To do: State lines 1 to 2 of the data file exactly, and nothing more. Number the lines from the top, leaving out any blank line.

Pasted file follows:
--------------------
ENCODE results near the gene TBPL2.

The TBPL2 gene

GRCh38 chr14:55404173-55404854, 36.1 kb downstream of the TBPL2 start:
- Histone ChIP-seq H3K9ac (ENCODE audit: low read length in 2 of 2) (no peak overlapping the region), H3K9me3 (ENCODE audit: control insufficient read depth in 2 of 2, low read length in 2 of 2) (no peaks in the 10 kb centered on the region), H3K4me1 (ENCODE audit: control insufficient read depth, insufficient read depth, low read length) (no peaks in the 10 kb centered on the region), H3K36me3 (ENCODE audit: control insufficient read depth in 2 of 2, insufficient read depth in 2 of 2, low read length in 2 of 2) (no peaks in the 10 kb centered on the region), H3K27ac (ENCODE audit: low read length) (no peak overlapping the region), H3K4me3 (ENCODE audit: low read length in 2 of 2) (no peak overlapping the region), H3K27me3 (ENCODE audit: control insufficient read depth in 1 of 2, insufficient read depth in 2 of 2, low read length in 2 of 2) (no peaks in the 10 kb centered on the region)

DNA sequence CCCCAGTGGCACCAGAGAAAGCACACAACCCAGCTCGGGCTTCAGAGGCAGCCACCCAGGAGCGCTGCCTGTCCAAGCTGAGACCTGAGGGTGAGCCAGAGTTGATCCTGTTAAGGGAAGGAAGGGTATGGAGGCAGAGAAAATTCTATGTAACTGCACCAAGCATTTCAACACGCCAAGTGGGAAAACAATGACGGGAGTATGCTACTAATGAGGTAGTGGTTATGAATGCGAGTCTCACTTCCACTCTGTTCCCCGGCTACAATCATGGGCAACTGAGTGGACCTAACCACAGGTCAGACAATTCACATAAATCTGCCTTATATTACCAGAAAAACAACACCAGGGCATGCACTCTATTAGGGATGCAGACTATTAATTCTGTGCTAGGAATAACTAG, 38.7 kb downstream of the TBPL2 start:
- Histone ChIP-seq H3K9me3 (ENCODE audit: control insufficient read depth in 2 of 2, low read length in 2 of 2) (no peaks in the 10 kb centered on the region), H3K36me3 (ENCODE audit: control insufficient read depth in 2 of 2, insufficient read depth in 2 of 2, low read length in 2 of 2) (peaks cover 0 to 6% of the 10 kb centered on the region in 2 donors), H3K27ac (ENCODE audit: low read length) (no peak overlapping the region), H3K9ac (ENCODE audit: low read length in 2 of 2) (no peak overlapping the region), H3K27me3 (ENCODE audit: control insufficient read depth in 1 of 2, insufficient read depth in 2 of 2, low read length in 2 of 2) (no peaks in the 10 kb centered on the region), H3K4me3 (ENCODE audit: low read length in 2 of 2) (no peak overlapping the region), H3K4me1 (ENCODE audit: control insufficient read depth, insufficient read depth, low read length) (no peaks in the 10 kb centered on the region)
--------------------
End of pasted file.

ENCODE results near the gene TBPL2.

The TBPL2 gene